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2009 CFN Tennessee Preview
Tennessee S Eric Berry
Tennessee S Eric Berry
CollegeFootballNews.com
Posted May 6, 2009


Tennessee was closer to a good season in 2008 than it might appear, but that didn't stop the power-program from making some huge changes this off-season. The Vols, led by Eric Berry, are still athletic and they're still talented, but will there be better results under Lane Kiffin? Check out the CFN Tennessee Preview.

Tennessee Volunteers

Preview 2009

By Pete Fiutak

- 2009 CFN Tennessee Preview |
2009 Tennessee Offense
- 2009 Tennessee Defense | 2009 Tennessee Depth Chart
- 2008 CFN UT Preview | 2007 CFN UT Preview | 2006 CFN UT Preview 

Head coach: Lane Kiffin
1st year
Returning Lettermen:
Off. 22, Def. 17, ST 4
Lettermen Lost: 27
Ten Best Vol Players
1. SS Eric Berry, Jr.
2. LB Rico McCoy, Sr.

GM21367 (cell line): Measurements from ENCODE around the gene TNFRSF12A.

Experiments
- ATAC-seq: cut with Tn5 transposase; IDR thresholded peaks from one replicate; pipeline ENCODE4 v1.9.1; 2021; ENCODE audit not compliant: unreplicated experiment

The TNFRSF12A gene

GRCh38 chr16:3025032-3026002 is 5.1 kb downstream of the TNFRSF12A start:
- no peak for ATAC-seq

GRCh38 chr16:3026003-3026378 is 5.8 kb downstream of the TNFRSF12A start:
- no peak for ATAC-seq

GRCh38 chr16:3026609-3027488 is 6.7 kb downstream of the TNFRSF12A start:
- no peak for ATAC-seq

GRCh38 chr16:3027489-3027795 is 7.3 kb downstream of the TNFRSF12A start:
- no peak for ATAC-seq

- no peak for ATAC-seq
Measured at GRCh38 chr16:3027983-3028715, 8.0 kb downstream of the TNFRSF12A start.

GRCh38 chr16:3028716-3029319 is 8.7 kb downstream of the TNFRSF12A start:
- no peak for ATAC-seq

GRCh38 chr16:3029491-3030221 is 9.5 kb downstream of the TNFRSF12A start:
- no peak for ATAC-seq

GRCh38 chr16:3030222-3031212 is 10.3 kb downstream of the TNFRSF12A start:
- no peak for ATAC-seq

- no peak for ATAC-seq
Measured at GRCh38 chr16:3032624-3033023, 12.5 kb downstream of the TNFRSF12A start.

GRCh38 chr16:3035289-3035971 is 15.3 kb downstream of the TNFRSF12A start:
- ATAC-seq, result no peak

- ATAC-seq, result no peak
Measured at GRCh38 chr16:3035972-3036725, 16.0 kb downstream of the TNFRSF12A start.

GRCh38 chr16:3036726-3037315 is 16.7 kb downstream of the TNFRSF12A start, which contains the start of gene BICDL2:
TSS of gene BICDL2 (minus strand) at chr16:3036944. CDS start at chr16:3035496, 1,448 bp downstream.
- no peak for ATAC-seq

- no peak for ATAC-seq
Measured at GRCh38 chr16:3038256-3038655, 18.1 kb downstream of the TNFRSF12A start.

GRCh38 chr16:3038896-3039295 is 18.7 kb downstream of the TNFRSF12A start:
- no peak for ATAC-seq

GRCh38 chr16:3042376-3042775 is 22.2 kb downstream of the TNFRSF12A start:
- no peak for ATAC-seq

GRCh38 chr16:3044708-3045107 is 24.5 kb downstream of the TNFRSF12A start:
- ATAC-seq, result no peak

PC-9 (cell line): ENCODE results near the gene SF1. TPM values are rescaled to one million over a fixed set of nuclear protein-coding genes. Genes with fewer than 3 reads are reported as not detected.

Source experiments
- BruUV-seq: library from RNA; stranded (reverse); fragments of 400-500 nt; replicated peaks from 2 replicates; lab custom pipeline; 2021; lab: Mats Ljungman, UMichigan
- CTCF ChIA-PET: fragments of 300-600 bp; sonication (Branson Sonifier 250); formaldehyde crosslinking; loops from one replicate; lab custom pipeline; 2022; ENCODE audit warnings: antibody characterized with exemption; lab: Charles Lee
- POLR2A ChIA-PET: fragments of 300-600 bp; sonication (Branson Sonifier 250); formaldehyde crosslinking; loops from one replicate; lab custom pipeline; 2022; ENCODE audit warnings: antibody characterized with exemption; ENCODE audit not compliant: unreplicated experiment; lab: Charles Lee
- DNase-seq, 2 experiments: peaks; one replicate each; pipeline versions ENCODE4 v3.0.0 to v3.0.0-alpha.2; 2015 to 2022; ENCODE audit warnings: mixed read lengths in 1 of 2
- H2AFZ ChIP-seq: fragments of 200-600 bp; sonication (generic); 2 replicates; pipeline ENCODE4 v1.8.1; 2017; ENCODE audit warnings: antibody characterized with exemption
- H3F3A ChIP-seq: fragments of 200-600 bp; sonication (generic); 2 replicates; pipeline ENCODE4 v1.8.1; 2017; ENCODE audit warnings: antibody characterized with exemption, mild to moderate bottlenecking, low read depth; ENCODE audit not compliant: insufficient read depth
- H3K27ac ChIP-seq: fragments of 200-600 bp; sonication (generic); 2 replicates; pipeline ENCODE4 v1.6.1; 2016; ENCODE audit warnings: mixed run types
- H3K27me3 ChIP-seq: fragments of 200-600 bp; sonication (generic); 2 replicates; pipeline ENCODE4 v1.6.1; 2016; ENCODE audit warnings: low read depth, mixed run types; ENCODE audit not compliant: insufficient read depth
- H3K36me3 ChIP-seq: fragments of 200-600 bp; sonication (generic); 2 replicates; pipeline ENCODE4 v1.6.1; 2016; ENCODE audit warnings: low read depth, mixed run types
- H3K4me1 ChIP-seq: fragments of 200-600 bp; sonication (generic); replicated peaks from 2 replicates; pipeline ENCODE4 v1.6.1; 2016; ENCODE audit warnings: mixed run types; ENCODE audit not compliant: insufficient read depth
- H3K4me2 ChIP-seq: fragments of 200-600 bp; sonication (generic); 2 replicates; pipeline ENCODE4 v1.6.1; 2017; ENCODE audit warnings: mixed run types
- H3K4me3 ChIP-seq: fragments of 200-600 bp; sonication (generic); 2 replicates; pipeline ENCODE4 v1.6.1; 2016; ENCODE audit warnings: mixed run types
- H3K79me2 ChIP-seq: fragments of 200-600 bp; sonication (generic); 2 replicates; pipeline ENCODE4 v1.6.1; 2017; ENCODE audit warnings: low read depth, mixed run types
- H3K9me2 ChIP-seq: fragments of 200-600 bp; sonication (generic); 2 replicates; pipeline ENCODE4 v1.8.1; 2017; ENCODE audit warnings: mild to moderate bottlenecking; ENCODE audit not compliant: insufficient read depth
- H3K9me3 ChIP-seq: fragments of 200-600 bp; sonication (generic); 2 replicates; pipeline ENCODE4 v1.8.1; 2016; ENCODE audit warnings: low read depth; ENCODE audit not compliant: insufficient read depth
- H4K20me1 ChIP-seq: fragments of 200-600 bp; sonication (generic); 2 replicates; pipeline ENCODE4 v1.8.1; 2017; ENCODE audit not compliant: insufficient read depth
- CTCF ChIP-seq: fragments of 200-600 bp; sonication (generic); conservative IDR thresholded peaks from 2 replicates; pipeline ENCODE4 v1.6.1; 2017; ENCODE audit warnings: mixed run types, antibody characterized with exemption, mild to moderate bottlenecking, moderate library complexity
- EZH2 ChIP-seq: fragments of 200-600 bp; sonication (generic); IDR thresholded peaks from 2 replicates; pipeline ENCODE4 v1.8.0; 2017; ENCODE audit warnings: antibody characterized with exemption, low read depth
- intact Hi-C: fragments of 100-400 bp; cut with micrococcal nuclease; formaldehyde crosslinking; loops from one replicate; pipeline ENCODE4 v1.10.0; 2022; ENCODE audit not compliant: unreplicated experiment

3. WR/KR Gerald Jones, Jr.
4. DT Dan Williams, Sr.
5. C Josh McNeil, Sr.
6. DT/DE Wes Brown, Sr.
7. DE Chris Walker, Jr.
8. DE Ben Martin, Jr.
9.. RB Montario Hardesty, Sr.
10. OT Chris Scott, Sr.

2009 Schedule
CFN Prediction:
7-5
2009 Record: 0-0

9/5 Western Kentucky
9/12 UCLA
9/19 at Florida
9/26 Ohio
10/3 Auburn
10/10 Georgia
10/17 OPEN DATE
10/24 at Alabama
10/31 South Carolina
11/7 Memphis
11/14 at Ole Miss
11/21 Vanderbilt
11/28 at Kentucky

2008 Schedule
CFN Prediction:
9-3
2008 Record: 5-7

9/1 at UCLA L 27-24 OT
9/6 OPEN DATE 
9/13 UAB W 35-3
9/20 Florida L 30-6
9/27 at Auburn L 14-12
10/4 No Illinois W 13-9
10/11 at Georgia L 26-14
10/18 Miss St W 34-3
10/25 Alabama L 29-9
11/1 at S Car. L 27-6
11/8 Wyoming L 13-7
11/15 OPEN DATE 
11/22 at Vand. W 20-10
11/29 Kent. W 28-10

Just win, baby.

Lane Kiffin didn’t do that at Oakland, appeared to be in over his head (and who wouldn’t be working for Al Davis), and moved on to a better gig. But now he can’t just win, baby, he has to win, and win more, and win national titles.